John Penton and his brothers ran a motorcycle shop in Amherst, OH while they competed in off-road motorcycle races called enduros. John was a championship rider as well as fabricator and mechanic. He soon realized the heavy machines like the Harley’s, BSA’s and Triumph’s they all were riding could be beaten by smaller, lightweight bikes, a revolutionary idea at the time. He utilized the German built NSU and BMW motorcycles as the basis for his competitive bikes. In the 60s, he served as the eastern distributor of the Swedish brand Husqvarna, a motorcycle that revolutionized the sports of motocross, enduro and desert racing in the U.S. When his attempts to convince Husky to produce a smaller, lighter motorcycle fell on deaf ears, Penton created his own design and commissioned KTM, a small moped and bicycle maker in Austria, to build it. The motorcycle was an instant success in off-road competition and led KTM to expand its efforts in the motorcycle realm, initially in conjunction with Penton and ultimately on its own. Today, KTM is the largest manufacturer of motorcycles outside of Japan and winning championships around the world.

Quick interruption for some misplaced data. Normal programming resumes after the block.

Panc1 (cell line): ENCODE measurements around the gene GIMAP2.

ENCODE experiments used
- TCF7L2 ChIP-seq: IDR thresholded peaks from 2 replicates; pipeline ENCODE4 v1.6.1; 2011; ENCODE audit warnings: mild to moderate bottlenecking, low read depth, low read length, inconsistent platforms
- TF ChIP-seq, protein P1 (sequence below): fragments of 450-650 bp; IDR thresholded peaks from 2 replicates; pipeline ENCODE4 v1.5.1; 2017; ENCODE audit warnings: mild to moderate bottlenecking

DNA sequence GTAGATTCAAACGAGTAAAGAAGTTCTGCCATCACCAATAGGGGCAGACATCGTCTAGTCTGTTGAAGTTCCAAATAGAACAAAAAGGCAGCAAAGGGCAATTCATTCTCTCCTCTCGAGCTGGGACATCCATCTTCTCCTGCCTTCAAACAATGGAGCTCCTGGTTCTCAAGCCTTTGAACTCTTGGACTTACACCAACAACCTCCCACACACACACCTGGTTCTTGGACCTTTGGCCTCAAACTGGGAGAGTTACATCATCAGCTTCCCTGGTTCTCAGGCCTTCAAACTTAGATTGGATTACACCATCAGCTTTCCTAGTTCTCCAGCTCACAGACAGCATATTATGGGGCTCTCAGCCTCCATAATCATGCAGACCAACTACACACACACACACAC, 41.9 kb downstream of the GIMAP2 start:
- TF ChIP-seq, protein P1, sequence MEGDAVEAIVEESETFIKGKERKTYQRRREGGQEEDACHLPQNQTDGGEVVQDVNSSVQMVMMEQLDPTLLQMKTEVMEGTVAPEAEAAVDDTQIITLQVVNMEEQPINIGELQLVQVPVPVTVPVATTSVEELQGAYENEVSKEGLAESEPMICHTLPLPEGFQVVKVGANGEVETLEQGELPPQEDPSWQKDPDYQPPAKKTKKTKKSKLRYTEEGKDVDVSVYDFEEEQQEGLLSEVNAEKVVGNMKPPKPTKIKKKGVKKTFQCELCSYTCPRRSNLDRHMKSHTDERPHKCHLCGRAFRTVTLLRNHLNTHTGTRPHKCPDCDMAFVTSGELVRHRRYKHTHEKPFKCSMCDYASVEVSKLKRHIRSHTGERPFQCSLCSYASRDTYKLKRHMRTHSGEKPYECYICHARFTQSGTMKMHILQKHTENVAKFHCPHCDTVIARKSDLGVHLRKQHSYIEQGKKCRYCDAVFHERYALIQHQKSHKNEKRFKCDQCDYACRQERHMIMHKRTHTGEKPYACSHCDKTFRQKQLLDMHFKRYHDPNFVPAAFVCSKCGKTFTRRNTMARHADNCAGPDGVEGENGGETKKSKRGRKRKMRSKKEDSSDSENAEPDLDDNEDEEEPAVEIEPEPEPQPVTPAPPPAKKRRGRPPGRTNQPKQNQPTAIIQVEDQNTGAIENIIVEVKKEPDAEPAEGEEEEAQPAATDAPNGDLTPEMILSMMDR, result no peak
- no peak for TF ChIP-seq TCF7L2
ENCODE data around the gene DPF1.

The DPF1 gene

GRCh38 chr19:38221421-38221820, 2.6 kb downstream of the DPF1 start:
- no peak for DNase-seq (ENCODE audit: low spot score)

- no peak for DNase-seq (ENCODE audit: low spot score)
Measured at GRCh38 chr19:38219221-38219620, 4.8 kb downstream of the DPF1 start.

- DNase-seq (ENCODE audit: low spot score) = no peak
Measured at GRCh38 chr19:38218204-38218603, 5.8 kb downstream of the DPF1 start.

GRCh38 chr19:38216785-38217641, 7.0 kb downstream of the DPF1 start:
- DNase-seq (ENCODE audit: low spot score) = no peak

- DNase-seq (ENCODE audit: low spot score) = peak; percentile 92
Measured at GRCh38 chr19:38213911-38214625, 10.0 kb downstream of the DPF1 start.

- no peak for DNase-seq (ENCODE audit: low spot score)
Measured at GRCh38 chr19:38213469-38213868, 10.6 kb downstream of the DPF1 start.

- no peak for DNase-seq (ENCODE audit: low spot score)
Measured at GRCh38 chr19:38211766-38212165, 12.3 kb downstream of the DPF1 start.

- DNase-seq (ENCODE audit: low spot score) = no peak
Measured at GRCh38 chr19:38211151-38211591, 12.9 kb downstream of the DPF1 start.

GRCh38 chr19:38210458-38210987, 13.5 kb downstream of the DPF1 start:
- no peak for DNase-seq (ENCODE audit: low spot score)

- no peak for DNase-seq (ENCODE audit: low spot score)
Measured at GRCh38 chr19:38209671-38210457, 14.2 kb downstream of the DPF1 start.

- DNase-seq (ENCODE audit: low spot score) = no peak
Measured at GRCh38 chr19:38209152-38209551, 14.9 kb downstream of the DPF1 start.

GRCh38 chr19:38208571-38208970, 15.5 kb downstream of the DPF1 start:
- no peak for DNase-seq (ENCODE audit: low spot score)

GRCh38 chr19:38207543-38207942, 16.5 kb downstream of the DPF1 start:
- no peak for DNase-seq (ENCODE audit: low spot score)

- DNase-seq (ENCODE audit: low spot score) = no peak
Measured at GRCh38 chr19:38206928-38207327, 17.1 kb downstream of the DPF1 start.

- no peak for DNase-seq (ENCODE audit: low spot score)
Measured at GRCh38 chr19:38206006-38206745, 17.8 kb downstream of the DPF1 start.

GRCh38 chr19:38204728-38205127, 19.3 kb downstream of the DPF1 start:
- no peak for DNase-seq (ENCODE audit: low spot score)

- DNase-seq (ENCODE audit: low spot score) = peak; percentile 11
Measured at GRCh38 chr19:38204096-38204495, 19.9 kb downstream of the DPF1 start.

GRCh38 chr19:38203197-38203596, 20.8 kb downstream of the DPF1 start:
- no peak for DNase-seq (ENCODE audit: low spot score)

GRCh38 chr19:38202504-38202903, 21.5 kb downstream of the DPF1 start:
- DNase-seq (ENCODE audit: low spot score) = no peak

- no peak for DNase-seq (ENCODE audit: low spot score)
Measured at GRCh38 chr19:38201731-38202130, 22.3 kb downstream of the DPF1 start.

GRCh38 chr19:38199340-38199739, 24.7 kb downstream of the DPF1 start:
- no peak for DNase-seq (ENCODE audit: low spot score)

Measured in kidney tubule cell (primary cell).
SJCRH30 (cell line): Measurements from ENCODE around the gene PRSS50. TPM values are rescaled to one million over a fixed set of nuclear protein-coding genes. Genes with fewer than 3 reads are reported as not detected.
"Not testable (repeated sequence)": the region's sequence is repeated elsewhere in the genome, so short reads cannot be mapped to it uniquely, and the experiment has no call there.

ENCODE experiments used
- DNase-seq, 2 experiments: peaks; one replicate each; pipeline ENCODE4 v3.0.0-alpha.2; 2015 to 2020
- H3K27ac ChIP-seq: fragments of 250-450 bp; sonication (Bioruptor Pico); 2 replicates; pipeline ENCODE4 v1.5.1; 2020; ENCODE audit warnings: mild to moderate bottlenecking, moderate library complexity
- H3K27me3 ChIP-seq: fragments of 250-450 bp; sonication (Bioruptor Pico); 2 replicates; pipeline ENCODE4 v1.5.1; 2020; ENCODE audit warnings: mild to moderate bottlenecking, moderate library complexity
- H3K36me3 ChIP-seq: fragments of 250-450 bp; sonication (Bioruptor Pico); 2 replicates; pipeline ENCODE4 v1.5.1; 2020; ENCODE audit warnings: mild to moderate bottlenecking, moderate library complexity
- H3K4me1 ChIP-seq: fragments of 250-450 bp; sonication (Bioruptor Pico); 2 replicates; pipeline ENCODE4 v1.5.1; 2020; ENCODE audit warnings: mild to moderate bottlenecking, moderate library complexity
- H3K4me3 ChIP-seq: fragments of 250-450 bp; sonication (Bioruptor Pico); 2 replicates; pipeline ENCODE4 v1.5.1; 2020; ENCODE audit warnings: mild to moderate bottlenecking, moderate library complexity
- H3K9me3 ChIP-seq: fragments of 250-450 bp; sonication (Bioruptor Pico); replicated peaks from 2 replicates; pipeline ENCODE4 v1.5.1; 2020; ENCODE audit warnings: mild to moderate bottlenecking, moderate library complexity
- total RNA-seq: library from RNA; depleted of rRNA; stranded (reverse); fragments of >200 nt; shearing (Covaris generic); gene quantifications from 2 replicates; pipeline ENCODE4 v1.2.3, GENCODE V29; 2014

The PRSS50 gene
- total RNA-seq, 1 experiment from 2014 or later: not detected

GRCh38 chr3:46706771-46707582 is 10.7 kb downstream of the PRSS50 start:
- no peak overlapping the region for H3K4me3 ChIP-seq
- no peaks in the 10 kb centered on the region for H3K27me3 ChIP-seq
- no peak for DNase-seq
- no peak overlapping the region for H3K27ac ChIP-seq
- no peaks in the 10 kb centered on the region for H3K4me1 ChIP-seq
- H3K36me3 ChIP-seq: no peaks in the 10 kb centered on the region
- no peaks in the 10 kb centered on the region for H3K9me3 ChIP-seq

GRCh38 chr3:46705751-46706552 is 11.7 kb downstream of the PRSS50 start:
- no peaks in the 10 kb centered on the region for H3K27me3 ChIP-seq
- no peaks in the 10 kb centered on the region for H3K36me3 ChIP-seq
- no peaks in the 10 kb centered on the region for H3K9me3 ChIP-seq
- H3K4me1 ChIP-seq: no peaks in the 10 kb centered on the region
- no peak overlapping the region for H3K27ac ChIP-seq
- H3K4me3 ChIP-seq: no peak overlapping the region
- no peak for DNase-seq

John Penton’s personal life was filled with triumph and tragedy. He had three sons with his first wife, Katherine, who contracted multiple sclerosis and died at the age of 29. His siblings helped the emotionally shattered Penton with his three young sons while he tried to work and chase for the national enduro championship in 1958, riding his competition bike to events all across the eastern U.S. and Canada and winning numerous ones. Afterwards, he toured Mexico alone on his motorcycle. Upon his return to Ohio, he was challenged by his brother Ted to break the record for transcontinental travel held by the legendary Cannonball Baker. In the spring of 1959, Penton successfully took up that challenge and became a motorcycling legend himself.
In the 60s, Penton forayed into the international arena, competing for the U.S. in the International Six Days Trial, the Olympics of off-road motorcycling, numerous times. It was his trips to Europe to compete that planted the seeds of his desire to build a better motorcycle, one that would help young Americans develop their skills to compete on the international stage. Ultimately, his own sons and nephews became some of the finest off-road riders America has ever seen, on motorcycles designed by their father and uncle.
There is so much to talk about with John Penton himself that we suggest everyone clicks on the American Motorcycle Association’s Hall of Fame website to learn about this incredible man and his family’s story.